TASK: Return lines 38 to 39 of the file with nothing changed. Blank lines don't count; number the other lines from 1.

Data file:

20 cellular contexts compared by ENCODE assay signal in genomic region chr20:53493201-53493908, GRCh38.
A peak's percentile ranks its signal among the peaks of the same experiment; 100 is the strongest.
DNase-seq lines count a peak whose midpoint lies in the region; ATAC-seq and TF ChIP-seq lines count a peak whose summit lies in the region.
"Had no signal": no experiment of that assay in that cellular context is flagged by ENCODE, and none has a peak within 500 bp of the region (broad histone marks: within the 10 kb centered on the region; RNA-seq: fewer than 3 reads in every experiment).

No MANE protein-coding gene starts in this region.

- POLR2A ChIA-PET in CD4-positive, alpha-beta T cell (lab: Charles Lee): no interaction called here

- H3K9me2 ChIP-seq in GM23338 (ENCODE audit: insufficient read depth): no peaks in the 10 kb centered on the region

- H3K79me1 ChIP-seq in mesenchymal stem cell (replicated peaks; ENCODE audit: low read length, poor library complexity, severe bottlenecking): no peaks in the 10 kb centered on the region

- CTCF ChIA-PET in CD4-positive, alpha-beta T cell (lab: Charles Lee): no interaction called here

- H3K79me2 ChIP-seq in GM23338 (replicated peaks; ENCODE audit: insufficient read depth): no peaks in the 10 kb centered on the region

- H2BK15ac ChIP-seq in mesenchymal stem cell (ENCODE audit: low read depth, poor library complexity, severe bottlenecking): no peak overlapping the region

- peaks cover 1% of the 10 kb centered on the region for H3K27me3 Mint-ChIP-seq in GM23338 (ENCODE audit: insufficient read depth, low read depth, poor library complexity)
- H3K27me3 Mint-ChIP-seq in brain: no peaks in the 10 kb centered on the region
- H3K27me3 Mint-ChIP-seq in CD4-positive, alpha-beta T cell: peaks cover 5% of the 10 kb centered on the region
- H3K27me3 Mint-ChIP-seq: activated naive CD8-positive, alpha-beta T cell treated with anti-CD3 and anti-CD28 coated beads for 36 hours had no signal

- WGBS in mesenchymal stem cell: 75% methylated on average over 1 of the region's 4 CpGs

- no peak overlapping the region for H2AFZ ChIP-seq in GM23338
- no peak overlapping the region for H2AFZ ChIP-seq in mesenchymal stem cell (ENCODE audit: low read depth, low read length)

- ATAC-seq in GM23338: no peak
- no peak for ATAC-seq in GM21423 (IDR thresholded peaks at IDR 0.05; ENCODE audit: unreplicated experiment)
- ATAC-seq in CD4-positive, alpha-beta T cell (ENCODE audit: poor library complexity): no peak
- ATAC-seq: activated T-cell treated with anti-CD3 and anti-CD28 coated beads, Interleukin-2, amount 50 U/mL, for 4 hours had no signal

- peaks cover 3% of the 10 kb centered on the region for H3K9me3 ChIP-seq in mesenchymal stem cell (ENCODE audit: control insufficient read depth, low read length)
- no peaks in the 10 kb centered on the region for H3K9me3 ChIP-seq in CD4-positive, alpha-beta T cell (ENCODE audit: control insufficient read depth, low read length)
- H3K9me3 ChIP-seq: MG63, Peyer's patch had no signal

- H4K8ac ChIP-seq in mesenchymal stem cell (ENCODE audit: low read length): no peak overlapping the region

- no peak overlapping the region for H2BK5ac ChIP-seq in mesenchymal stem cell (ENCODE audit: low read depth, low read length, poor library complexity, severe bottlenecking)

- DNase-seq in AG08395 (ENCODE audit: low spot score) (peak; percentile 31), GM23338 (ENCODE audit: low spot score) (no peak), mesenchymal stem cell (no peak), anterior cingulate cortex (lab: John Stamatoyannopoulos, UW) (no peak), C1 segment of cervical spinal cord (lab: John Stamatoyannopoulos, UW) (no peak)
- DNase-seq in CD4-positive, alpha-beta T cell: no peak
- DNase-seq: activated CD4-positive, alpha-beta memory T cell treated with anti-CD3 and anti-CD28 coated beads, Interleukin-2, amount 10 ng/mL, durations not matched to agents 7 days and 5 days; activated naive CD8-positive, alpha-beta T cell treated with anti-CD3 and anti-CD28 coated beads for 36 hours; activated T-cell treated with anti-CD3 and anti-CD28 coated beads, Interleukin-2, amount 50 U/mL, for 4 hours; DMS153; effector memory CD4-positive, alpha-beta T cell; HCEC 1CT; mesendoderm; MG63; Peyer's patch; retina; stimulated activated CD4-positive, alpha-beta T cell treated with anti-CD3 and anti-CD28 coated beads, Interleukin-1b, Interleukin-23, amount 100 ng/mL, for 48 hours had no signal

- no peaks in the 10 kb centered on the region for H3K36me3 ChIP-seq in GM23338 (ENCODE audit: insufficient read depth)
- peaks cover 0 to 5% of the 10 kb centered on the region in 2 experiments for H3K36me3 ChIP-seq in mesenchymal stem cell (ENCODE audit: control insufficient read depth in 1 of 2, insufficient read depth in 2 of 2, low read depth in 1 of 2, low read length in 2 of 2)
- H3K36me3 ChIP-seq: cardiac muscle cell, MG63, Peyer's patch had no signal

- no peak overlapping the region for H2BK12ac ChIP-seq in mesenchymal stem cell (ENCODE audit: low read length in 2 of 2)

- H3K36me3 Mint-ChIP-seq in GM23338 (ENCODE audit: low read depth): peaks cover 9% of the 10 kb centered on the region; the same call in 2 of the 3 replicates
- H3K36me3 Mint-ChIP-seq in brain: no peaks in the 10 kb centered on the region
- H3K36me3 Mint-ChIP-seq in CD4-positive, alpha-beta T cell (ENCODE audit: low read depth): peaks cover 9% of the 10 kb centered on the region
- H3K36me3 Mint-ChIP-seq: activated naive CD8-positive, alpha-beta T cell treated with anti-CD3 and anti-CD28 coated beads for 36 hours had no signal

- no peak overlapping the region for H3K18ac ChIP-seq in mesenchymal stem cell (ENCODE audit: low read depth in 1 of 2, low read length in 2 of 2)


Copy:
- H3K36me3 Mint-ChIP-seq: activated naive CD8-positive, alpha-beta T cell treated with anti-CD3 and anti-CD28 coated beads for 36 hours had no signal

- no peak overlapping the region for H3K18ac ChIP-seq in mesenchymal stem cell (ENCODE audit: low read depth in 1 of 2, low read length in 2 of 2)